4 Tips for Targeting Your Facebook Posts

If you’re a marketer using Facebook, you know you have to pay to play.

Unless you’re Apple or HuffPo or George Takei, you can post as often as a teenager and the odds of people seeing your posts organically will get slimmer by the day.

But if you know Facebook is a good use of your ad dollars, the question becomes: How do you target the people you want to engage AND get them to read what you write?

There are lots of ways, but here are four we’ve found effective.

1. A post is the setup, not the story.

Presumably the content you’re linking to cannot be fully explained in a Facebook post. If it can, stop reading this and go post it.

Otherwise, use the art of the setup to your advantage: Tell people what you’re talking about and why, but don’t tell them everything. Jamming every element of your article into a post is clunky, and curiosity is good, as long as it points you toward a real, interesting answer.

And before you scream clickbait, this does not mean sensationalize what you’re saying. Not only does, “YOU WON’T BELIEVE WHICH FORMER SUPERMODEL IS SO FAT!” suck from both an editorial and human perspective, but Facebook’s much chattered about new algorithm will drop you out of the feed for it.

Ask yourself:

  • What’s interesting about this story?
  • What would make me want to read more — and then be happy that I did?

It’s a good way to make sure you’re delivering on what you promise.

2. Hold something back.

In this case: money.

When you map out your budget for the month, factor in some extra dollars for timely posts, but also to boost whatever is performing well.

A topic that doesn’t get much traction one day may draw views the next. Keep some cash in your pocket so you can ride whichever tide is highest.

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3. Try scope and scattershot.

I am not a hunter, but walk with me here.

The targeting options on any given Facebook post are vast, though they essentially fall into 3 big buckets:

  • Followers
  • Followers + friends
  • All the other options (age, location, interest, people who’ve visited your website, etc.)

Targeting by interest is an obvious way to get your content to the people it will matter to (scope), but don’t underestimate the power of going broad (scattershot).

For example, a post about veterans offering peer counseling for mental illness will obviously resonate with a few audiences:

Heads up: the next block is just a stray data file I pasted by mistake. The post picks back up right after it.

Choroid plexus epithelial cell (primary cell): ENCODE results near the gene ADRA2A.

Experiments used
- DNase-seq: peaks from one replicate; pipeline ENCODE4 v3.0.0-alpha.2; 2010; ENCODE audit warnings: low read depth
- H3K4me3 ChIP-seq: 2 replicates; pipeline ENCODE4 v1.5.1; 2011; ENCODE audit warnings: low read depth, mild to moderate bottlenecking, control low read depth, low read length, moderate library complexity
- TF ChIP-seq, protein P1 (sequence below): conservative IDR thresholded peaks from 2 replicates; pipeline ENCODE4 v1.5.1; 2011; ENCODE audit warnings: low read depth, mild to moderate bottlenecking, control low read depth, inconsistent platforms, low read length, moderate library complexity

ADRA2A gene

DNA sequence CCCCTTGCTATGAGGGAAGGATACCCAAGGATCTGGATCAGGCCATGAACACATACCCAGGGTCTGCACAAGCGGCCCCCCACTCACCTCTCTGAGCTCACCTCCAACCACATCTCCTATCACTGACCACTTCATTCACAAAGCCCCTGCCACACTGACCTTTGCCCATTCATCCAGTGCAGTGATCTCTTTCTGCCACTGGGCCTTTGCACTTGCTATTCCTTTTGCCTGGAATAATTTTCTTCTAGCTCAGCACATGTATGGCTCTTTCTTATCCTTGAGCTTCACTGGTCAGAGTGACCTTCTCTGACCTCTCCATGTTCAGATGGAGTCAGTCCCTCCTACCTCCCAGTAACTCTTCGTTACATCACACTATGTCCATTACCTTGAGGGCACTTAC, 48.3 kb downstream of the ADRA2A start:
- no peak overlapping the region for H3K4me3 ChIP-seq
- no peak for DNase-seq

• Service people + people who support military causes
  • People who work in mental health
  • Counselors and support groups, and so on.

But don’t forget that it could also appeal to people who haven’t indicated publicly (i.e. haven’t liked, clicked or commented on those topics in a way Facebook could track) that they care about those issues.

Despite how it feels, Facebook doesn’t know everything about us (yet), and sometimes people just want to read good stuff. Put a little money toward getting in front of your followers (and their friends), and it can go a long way.

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4. Change up your angle & entry point.

Once you’ve been successful targeting a post one way, change things up.

Create anchor links (hidden or visible) within long-form stories to start readers somewhere new (as long as it makes sense).

Change the image, headline and teaser text on Facebook so you can target new people with one piece of content.

To wit: this story about the neonatal abstinence syndrome epidemic in Tennessee can be targeted to:

  • Healthcare professionals (scientific angle)
  • New/expectant moms (a real look at how this syndrome affects a newborn baby)
  • The addiction/recovery community (a frank discussion of what addiction is and how people overcome it).

If you come at your content from the same angle every time, you’ll grow bored of it quickly and so will your audience. But if you space out your posts properly, looking at things through a different lens will allow your audience to do the same.